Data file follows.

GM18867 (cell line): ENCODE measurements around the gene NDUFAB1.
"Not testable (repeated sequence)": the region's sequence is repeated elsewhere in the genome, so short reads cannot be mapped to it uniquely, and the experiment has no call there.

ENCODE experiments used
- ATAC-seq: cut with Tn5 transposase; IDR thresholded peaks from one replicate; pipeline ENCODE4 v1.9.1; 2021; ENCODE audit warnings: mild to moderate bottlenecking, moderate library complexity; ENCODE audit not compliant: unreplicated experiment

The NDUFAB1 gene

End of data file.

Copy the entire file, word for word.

GM18867 (cell line): ENCODE measurements around the gene NDUFAB1.
"Not testable (repeated sequence)": the region's sequence is repeated elsewhere in the genome, so short reads cannot be mapped to it uniquely, and the experiment has no call there.

ENCODE experiments used
- ATAC-seq: cut with Tn5 transposase; IDR thresholded peaks from one replicate; pipeline ENCODE4 v1.9.1; 2021; ENCODE audit warnings: mild to moderate bottlenecking, moderate library complexity; ENCODE audit not compliant: unreplicated experiment

The NDUFAB1 gene